Turkey's Erdogan calls on Turks to buy lira for 'national battle'

Share

He repeated a long-standing plan to shift to trading in national currencies and said Turkey was preparing for such a step with Russia, China and Ukraine.

The United States is the biggest destination for Turkish steel exports.

U.S. President Donald Trump said Friday he had authorized the doubling of steel and aluminum tariffs with respect to Turkey, as tensions mount between the two North Atlantic Treaty Organisation allies.

There are now fears the weakening lira will see Turkish companies that borrowed heavily in the country's construction boom struggle to repay loans in dollars and euros.

In an opinion piece in the New York Times on Friday, Erdogan said Turkey's partnership with the United States could be in jeopardy unless Washington "starts respecting Turkey's sovereignty".

The United States placed sanctions on two Turkish officials earlier this month because of Brunson's case.

A Turkish delegation visited Washington for talks this week but left with no signs of a breakthrough.

Reverberations spread through global markets, with European stock markets especially hit as investors took fright over banks' exposure to Turkey.

But President Erdogan brushed off any concerns during a speech in the northeastern city of Bayburt on Friday, saying: 'The dollar can not block our path. Trump said on Twitter.

Erdogan has downplayed the currency crisis, urging Turks to convert any stashed-away gold or foreign currency into lira, thereby waging a "war of independence" against America.

Also on Friday, relations between the United States and Turkey have worsened over the fundamentalist Muslim-majority country's detention of American pastor Andrew Brunson, who was arrested by authorities during a post-military coup attempt in 2016.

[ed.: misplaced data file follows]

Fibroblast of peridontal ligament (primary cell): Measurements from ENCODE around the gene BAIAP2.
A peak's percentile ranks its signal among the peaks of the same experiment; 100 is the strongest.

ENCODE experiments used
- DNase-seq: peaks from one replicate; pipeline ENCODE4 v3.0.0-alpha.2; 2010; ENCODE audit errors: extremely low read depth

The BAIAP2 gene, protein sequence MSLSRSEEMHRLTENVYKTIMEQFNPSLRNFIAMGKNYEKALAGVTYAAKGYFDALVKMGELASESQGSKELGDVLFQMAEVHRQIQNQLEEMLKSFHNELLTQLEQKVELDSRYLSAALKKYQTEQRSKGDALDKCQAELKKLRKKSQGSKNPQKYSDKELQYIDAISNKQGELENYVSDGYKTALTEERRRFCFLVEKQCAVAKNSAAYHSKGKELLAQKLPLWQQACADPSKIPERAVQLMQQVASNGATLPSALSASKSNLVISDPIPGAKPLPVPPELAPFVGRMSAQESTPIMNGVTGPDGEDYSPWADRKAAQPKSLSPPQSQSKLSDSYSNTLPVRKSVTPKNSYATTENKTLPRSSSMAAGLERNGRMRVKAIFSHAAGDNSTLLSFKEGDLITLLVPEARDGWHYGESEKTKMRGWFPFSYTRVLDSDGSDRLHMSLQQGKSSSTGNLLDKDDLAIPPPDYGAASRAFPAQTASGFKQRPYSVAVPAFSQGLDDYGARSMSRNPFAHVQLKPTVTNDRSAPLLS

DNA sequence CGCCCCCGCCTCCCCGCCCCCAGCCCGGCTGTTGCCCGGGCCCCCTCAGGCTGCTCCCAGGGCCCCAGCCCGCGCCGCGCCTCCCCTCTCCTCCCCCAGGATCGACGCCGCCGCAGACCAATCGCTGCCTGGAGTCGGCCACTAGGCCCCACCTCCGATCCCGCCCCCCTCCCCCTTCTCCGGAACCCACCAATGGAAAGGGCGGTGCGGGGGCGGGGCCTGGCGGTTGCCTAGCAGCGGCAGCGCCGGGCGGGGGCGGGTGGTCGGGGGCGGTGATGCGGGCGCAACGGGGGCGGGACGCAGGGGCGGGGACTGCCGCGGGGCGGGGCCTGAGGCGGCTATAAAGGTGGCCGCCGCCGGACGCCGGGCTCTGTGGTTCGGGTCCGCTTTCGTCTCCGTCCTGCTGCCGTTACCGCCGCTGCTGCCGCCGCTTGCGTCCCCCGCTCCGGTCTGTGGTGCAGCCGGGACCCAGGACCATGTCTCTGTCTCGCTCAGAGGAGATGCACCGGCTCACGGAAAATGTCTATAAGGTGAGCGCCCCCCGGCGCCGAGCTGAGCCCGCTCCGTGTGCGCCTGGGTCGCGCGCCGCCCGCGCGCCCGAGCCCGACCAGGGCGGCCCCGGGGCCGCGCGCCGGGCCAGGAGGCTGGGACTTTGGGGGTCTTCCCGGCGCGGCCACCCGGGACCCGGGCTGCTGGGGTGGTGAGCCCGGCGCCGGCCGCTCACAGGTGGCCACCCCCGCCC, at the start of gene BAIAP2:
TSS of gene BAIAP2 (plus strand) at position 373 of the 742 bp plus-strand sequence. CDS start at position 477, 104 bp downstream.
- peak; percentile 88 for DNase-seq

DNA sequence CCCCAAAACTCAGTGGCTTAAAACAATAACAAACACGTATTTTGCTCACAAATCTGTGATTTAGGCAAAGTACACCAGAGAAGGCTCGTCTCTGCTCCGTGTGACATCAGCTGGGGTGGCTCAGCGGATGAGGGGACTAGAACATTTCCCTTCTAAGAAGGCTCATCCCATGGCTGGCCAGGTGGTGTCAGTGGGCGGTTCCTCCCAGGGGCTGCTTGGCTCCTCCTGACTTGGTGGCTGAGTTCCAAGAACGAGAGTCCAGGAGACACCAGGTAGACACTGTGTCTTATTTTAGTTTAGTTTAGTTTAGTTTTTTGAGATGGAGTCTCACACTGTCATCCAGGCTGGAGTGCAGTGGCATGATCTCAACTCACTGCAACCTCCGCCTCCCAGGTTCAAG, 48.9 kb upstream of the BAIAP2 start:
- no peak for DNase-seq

"The dollar can not block our path".

Erdogan's words did little to reassure investors.

That is unlikely to mollify investors who are also anxious by the growing dispute with the United States.

The Turkish financial crisis set off a wave of selling across emerging markets, reviving the spectre of contagion that has been the sector's Achilles heel for decades.

A war of sharp words also took place in January, when Turkey launched "Operation Olive Branch" against Kurdish fighters in Afrin.

"First of all, confidence needs to be regained". In response, the currency renewed its sell-off.

The lira's relentless depreciation drives up the cost of imported goods from fuel to food for ordinary Turks. There would be a transformation in the finance ministry with regards to taxation, he said.

The situation was compounded on Friday when US President Donald Trump tweeted that he had authorised a doubling of tariffs on steel and aluminium.

The country's president told a crowd of supporters in a Turkish town on the Black Sea coast: "You can never bring this nation in line with the language of threats".

And it remains unclear if the bank would be willing to sharply lift rates, with analysts saying the nominally independent institution is under the influence of Erdogan, who wants low rates to keep growth humming.

Share